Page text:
But when Angola duty statuses are temporary, they say so. See, e.g., Ex. A (“Temporary
Duty Status: no duty no yard no sports x 2 days”). Nothing in Wilfred Guy’s assignment in 2016
said anything about the status being temporary. Nor was there anything temporary about the nature
of Mr. Guy’s disability – he has permanent neurological hearing loss. Accordingly, the better
reading is that the duty assignment was exactly what it said – a “limited duty” assignment, without
temporal limitation, that was subsequently changed to “regular duty with restrictions.” Thus, the
pay-cap policy applied to Plaintiff, and his motion should be granted.

Plaintiff’s motion should be granted with regard to the intentional discrimination
element of his damages claim.
Defendants make two arguments why their failure to pay Plaintiff at all for long periods of

time was not intentional discrimination. (They agree that the intentional discrimination analysis
only applies to Mr. Guy’s claim for damages, not declaratory or injunctive relief.)
First, they blame Plaintiff himself for his lack of paid work,7 arguing that “the record
reflects that Plaintiff had an opportunity to request a job change, but did not do so.” R. Doc. 25-3
at 12. But this is the opposite of what the record reflects. DOC’s representative testified that
“because of where he is housed . . . he does not have the opportunity to request a new job.”
R. Doc. 19-4 at 149 (emphasis added); see also id. at 170-171 (if he had filled out a job change
form “he would be given it back because of the fact of where he’s housed, his job comes along
with that housing.”)
Second, Defendants argue that there was no intentional discrimination because Plaintiff
was provided with a paid job at the mattress factory two months after filing his ARP. R. Doc. 25-

Defendants argue that Plaintiff’s job assignment was his own fault, even though in a separate
section of their brief they argue that “the classification of inmates is a matter left to the broad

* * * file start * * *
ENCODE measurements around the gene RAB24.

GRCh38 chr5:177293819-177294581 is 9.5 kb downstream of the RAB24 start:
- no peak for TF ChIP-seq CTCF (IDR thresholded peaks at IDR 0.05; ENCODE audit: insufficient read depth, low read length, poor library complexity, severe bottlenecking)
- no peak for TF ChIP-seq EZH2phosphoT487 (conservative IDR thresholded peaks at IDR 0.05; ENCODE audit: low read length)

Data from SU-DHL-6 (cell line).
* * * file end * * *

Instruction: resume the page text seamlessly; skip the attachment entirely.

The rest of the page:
general discretion of prison officials.” R. Doc. 25-3 at 9.


3 at 13. This argument does not get Defendants off the hook for two reasons. First, Defendants
contend in their brief that the “significant lapses in Plaintiff’s pay were due to his disciplinary
sentences and classification decisions of the Department.” R. Doc. 25-3 at 8 (emphasis added).
Thus, Defendants have conceded that the pay lapses were due to Defendants’ intentional decision
making, not any accident on their part.
And second, Defendants admit the real reason why Mr. Guy was given a paying job in
May 2017 – and it is not because they recognized that his ARP had merit and decided to end
their discrimination. As they explain: “in May 2017, LSP staff requested Plaintiff for a janitorial
position in the mattress factory due to staffing being below quota.” R. Doc. 25-3 at 9.
For those reasons, Plaintiff’s motion should be granted.
For the reasons herein, Mr. Guy’s motion for partial summary judgment should be granted.
Respectfully submitted,
/s/ Garret S. DeReus
Garret S. DeReus (LA # 35105)
Andrew D. Bizer (LA # 30396)
Marc Florman (LA # 35128)
3319 St. Claude Ave.
New Orleans, LA 70117
T: 504-619-9999; F: 504-948-9996

/s/ William Most
Louisiana Bar No. 36914
201 St. Charles Ave., Ste. 114 #101
New Orleans, LA 70170
Tel: (650) 465-5023

I hereby certify that on July 14, 2019, a copy of the Plaintiffs’ Reply in Support of Motion
for Partial Summary Judgment was transmitted to counsel for defendants, James “Gary” Evans,
by operation of ECF.
_/s/William Most
William Most